Wednesday, January 18, 2012

1980's America: Consumerism and materialism.

The 1980's can be said to be very much defined by the 'if you've got it, flaunt it' attitude of the increasing number 'yuppies', middle class business men and women and budding consumerists whose personal wealth was growing through Reagan's 'trickle down' politics.

In the 80's, greed was good, consumerism and materialism were more essential to everyday life and and used as an example of status than ever before. Reagan's cut of the top tax bracket from 70% down to 50% and then down again to 28% essentially meant that the rich got richer and the poor got poorer, the wealth gap increased significantly.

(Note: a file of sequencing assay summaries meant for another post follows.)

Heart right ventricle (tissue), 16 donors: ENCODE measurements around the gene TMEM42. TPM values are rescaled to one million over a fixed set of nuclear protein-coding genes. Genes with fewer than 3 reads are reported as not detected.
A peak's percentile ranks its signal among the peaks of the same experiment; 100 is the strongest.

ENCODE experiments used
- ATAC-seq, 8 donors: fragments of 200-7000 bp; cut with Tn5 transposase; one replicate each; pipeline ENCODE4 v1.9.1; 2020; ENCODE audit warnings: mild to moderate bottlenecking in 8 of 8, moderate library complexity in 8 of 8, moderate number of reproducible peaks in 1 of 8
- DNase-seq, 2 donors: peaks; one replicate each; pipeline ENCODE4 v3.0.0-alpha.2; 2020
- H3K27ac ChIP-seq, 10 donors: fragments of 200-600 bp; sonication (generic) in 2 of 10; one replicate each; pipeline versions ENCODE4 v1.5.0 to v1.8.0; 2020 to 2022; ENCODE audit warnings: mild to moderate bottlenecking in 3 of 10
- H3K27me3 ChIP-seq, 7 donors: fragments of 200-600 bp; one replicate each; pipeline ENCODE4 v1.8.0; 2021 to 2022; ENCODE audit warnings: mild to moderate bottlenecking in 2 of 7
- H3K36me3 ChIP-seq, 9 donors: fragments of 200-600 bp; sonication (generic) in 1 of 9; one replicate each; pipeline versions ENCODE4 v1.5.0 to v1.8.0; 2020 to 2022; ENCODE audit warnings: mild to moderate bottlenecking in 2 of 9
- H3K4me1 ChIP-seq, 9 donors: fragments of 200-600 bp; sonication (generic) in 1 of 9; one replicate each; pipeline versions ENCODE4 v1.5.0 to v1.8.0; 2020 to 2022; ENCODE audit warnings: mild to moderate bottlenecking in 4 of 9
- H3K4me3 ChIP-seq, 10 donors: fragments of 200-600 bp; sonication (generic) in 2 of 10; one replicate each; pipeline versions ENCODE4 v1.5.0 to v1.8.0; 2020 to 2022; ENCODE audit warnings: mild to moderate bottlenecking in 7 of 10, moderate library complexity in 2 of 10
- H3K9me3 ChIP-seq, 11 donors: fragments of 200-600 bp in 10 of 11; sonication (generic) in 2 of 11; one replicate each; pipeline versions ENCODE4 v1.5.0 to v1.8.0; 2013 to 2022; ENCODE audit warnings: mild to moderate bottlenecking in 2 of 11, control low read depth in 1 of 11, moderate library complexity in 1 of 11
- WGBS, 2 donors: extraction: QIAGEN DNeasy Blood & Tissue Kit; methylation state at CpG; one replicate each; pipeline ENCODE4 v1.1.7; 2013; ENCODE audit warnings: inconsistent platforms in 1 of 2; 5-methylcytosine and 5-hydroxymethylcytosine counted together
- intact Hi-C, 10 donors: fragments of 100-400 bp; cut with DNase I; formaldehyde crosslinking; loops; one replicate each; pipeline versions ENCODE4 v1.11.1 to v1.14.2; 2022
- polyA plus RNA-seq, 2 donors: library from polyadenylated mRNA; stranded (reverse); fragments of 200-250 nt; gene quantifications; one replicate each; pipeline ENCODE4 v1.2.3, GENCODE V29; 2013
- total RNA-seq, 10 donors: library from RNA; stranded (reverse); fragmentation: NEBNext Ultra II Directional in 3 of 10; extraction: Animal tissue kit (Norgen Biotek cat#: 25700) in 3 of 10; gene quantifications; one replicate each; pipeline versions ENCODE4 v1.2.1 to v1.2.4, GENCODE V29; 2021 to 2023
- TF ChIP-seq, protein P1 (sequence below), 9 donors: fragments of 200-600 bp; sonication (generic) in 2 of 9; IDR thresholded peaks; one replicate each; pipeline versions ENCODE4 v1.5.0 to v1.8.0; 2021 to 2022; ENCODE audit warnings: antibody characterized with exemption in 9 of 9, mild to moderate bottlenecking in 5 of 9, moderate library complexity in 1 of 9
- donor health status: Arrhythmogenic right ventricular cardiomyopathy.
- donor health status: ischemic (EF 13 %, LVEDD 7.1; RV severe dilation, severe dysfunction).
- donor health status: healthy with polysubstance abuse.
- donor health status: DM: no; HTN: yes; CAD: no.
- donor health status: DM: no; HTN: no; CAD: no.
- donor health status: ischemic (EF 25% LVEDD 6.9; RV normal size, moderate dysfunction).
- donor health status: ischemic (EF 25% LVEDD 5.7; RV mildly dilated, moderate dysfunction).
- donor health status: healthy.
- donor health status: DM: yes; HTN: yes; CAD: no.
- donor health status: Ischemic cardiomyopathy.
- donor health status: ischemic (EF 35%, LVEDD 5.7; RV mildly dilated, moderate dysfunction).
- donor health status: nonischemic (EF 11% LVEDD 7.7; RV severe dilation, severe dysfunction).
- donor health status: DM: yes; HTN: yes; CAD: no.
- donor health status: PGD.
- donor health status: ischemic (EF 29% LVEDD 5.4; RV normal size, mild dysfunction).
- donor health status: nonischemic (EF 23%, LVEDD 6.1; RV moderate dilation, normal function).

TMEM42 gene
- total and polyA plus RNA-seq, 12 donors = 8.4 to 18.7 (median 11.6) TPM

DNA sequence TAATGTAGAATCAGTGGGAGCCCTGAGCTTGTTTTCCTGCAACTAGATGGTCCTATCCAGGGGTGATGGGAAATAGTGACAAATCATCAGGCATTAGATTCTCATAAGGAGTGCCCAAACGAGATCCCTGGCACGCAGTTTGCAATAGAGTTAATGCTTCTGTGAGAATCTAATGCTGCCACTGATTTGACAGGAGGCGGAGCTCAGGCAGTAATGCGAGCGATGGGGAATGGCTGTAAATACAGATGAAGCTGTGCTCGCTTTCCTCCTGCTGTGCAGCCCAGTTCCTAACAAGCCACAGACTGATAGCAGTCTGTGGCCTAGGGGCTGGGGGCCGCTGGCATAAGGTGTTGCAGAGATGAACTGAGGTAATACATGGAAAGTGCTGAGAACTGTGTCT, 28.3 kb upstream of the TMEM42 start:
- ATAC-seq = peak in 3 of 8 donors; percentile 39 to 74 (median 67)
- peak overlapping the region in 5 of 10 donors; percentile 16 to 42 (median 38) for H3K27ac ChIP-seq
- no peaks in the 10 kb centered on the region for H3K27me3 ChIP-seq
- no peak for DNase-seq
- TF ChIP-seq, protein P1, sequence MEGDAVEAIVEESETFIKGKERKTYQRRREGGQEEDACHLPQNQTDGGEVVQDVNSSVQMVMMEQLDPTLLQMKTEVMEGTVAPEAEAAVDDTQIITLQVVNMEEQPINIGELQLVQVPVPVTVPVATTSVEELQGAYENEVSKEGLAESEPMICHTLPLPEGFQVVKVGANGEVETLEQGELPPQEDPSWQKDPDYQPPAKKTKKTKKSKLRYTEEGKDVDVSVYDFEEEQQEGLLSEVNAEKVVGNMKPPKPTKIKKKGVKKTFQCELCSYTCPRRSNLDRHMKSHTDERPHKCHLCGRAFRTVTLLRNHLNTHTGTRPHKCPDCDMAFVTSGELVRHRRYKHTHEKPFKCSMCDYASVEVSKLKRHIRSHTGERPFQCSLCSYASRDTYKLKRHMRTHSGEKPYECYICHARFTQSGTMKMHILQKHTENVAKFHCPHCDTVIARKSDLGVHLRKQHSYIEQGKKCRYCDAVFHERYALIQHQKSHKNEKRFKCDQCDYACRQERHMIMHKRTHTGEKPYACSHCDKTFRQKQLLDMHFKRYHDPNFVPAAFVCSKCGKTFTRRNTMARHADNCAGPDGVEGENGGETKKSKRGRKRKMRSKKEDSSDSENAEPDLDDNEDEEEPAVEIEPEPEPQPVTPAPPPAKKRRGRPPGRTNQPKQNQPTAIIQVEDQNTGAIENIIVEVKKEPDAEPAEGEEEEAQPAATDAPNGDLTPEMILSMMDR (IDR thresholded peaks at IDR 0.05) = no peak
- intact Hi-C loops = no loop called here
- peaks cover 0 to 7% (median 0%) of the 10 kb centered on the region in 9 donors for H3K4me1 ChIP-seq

Reagan was born in a small town in the Midwest, attended a small college during the depths of the Great Depression and was seen by Americans to be a self-made man who fulfilled the American Dream. He sent a new wave of optimism over America, declared that "America is back," and encouraged Americans to take what they wanted; Reagan, and believers in his f ethos anyone could strive to afford the new sports car of their dreams if they worked hard enough.

Not everyone in the decade embraced this lifestyle of excess endorsed through tax cuts and government policies that encouraged spending, literature and music of the time reflects the dichotomy and split opinions over the 'new-wave' of consumerism that gripped the 80's. Music at the time by artists such as Phil Collins was accused of sounding too corporate and processed, whilst writers such as Bret Ellis penned literature about the dark side of 80's materialism.

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